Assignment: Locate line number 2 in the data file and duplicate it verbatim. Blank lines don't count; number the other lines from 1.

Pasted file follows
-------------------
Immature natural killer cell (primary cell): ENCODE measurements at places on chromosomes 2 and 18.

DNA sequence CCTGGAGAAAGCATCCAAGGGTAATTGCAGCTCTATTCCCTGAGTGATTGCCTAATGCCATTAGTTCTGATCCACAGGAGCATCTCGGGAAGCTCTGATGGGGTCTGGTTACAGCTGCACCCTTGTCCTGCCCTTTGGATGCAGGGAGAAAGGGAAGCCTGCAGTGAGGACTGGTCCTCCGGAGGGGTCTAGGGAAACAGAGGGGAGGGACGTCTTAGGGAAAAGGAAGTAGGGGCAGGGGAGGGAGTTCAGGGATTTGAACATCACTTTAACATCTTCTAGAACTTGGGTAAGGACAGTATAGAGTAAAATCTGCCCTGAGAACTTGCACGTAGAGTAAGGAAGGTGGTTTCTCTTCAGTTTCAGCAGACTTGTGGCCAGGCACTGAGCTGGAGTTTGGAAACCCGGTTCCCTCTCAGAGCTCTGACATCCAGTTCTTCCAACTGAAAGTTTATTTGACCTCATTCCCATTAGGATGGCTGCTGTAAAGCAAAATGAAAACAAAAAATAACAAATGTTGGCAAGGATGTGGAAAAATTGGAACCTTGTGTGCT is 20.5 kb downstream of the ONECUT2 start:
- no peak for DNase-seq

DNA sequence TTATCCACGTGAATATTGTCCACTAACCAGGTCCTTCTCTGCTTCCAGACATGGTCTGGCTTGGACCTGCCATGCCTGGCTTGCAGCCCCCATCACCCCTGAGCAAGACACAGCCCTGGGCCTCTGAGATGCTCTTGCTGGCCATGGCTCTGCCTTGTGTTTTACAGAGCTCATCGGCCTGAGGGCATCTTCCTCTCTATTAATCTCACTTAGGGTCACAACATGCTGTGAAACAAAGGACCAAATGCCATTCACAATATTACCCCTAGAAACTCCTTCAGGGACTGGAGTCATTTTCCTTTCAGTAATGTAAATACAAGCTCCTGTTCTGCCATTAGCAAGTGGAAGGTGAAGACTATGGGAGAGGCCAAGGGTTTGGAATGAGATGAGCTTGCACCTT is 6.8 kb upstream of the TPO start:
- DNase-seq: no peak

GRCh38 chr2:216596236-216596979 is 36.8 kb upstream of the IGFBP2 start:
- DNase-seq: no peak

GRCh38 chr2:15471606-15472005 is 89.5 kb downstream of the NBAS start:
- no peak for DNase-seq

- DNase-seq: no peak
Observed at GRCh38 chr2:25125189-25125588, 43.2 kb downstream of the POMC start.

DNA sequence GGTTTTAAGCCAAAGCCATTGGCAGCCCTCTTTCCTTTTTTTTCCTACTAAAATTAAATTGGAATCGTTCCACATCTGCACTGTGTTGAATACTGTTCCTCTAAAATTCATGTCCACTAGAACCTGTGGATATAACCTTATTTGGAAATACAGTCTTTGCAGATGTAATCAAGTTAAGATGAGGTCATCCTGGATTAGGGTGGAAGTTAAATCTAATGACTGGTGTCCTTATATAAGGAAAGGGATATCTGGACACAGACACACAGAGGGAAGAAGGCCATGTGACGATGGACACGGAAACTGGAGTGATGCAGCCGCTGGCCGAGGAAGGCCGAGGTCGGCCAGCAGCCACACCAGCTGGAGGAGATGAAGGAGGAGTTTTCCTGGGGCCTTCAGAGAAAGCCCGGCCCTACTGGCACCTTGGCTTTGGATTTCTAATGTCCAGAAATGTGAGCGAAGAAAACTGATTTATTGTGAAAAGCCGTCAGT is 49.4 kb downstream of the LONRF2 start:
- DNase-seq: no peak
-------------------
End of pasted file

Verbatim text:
DNA sequence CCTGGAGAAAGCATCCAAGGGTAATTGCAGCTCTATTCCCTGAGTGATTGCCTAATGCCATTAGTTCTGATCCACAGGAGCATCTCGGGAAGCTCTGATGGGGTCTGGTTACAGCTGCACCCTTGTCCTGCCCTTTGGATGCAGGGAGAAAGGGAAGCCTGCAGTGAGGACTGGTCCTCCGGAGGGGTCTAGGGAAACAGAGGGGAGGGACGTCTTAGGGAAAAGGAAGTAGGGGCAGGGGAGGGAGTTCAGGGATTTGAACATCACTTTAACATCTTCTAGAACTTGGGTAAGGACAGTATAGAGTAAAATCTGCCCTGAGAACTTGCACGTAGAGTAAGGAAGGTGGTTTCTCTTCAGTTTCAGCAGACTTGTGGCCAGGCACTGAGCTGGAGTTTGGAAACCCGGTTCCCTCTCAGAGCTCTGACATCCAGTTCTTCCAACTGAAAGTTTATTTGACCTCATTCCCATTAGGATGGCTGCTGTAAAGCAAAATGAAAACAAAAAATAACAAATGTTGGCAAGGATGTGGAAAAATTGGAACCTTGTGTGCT is 20.5 kb downstream of the ONECUT2 start: